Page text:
Here stands Pentecost, tall, proud, and long-legged. Originally a celebration for the children of Israel, now the “birthday” of the Christian movement—repurposed by the faithful who have seen Jesus! More than a holiday or a holy day, Pentecost is a movement born of prayer: not prayers judiciously measured or metered by a three-minute kitchen timer but protracted prayer. Those who prayed their way to Pentecost prayed with no ability to predict or dictate the answer. They followed instructions and waited to be clothed with power from heavenly places. (See Luke 24:49.) But, how does one prepare for a baptism with the Holy Spirit that no one has known or understood?
Early on the day of Pentecost, the transformation begins with wind and fire. Holy Spirit! Empowering God’s people to move from the safety and seclusion of an out-of-the-way prayer room into the scrutiny and vulnerability of the public square.
Just as the Spirit of God drove Jesus into the wilderness to be tempted, so the Spirit drives these Pentecost people into a wilderness after their baptism. They do not go silently; they go speaking the message of God in ways their neighbors have never seen before. For them, temptation takes the form of a label: Drunks! Drunks! These praying Pentecost people do not succumb to the temptation of embarrassment or allow negative comments to draw them back into lockstep behavior. Peter, standing boldly with the eleven, calls upon the prophets to help the crowds make sense of their actions. “God’s Spirit has been poured out on your sons and your daughters. We are simply fulfilling God’s word.”
When we are tempted to retreat to the comfort and safety of the fold, remind us, O God, that we also have a message for the public square. Amen.
This week’s readings remind us of the powerful role of God’s Spirit. For many Christians, the Holy Spirit is the person of the Trinity we understand the least. In the book of Acts, the Spirit empowers the apostles on Pentecost to speak in other languages and, in so doing, initiates the establishment and missional reach of the church to the wider world. The psalmist uses a wordplay on ruach, the Hebrew word for breath or spirit, to teach us that God’s Spirit was present at Creation and is necessary for the ongoing survival of all life. Paul writes that God’s Spirit confirms that we are children of God and can approach God with confidence, not fear. Even the disciples feel uncertain about what will happen when Jesus leaves, so John provides Jesus’ assurance that God will remain with them and with us through the teaching of the Holy Spirit.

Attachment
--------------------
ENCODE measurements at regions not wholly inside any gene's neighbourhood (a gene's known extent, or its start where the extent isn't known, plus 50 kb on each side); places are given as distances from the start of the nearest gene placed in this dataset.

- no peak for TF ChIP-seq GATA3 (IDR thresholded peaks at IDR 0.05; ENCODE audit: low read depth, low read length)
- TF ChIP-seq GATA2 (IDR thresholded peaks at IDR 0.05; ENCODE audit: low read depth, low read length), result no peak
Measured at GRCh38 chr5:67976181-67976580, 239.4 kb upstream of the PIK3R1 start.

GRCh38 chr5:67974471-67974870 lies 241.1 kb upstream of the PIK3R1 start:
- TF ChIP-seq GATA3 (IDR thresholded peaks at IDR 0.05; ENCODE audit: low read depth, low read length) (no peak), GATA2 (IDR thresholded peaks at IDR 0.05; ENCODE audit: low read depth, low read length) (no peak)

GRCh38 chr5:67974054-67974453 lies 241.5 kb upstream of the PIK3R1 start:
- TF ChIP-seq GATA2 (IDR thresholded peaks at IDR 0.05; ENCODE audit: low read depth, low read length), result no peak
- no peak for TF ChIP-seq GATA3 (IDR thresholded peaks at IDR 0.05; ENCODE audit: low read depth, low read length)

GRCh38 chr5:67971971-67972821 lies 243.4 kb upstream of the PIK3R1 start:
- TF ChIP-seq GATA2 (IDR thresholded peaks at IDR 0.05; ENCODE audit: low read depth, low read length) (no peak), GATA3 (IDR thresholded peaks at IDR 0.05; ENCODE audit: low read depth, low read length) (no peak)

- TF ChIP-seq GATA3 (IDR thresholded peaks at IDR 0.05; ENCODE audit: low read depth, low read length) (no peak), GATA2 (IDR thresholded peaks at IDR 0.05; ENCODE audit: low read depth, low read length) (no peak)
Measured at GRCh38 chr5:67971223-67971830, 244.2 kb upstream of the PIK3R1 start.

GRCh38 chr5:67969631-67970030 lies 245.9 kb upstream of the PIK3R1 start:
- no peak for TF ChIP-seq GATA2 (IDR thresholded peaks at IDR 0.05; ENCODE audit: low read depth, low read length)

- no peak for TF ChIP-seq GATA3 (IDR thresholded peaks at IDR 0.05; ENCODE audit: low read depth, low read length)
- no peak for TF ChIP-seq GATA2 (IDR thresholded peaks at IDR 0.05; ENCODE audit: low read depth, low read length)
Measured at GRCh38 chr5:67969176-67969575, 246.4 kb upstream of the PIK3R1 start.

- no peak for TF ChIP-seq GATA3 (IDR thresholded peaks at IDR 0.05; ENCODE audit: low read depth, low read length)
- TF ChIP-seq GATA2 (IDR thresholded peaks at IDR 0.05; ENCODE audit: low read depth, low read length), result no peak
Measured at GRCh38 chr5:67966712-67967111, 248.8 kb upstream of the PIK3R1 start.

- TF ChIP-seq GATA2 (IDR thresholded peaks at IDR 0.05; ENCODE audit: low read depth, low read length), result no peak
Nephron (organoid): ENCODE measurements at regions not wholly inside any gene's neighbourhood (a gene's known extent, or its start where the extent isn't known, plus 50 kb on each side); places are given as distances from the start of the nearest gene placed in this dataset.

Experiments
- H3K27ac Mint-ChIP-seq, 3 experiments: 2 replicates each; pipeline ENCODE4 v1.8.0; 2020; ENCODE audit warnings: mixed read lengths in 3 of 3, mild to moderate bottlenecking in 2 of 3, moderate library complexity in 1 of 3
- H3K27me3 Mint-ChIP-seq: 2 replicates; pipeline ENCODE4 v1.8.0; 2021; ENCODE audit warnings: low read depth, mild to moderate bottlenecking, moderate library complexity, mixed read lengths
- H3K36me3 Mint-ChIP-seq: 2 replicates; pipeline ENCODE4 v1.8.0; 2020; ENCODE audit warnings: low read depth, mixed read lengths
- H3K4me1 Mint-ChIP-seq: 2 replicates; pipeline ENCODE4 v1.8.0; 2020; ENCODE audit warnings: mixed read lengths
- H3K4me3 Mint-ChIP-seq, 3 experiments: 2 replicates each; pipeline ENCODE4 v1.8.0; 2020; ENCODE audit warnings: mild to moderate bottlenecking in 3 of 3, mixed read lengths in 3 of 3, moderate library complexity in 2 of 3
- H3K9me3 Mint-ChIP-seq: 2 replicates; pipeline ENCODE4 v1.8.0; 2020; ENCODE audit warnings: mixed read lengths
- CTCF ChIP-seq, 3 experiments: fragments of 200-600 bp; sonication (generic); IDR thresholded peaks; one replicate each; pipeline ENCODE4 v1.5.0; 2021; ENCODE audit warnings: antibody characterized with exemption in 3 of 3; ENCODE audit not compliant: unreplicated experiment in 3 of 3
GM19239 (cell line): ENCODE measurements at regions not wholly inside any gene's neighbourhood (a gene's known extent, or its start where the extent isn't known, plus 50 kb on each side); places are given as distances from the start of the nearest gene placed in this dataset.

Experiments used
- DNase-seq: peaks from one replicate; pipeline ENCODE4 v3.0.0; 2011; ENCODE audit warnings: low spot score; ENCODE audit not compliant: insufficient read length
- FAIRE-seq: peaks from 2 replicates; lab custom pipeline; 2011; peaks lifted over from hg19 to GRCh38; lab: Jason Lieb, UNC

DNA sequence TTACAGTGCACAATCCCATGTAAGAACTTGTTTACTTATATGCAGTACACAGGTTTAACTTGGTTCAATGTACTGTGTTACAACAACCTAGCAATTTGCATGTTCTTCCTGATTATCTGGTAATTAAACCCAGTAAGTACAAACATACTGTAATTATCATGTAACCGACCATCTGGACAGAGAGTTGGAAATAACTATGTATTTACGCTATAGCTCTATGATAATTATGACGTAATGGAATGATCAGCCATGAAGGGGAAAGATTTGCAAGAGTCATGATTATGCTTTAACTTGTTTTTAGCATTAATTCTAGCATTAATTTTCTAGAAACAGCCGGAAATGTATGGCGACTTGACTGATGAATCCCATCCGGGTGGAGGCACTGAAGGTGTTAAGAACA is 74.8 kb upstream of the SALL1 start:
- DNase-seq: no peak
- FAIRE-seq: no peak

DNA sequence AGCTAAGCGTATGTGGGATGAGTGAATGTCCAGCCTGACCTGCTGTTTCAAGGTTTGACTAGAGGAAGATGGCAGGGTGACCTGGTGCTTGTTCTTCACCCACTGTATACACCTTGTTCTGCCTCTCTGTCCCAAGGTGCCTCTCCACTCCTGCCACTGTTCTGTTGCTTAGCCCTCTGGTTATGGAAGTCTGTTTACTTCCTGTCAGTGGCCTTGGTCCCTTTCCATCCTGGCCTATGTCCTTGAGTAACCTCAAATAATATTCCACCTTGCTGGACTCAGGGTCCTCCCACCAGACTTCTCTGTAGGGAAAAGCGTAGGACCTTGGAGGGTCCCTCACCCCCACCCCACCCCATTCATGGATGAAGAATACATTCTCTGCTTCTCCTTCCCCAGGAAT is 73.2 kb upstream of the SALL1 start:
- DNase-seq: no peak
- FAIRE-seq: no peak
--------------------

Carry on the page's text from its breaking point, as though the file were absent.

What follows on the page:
• Read Acts 2:1-21. How often do you take solace in praying in private without moving to take action in the public square? Which site is the more comfortable for you?
• Read Psalm 104:24-34, 35b. Where have you seen evidence of nature’s resources being spent? How can you help?
• Read Romans 8:22-27. How consequential is it to you to acknowledge that God prays for us and the world? Why?
• Read John 15:26-27; 16:4b-15. What instructions do you wish Jesus had left for you?
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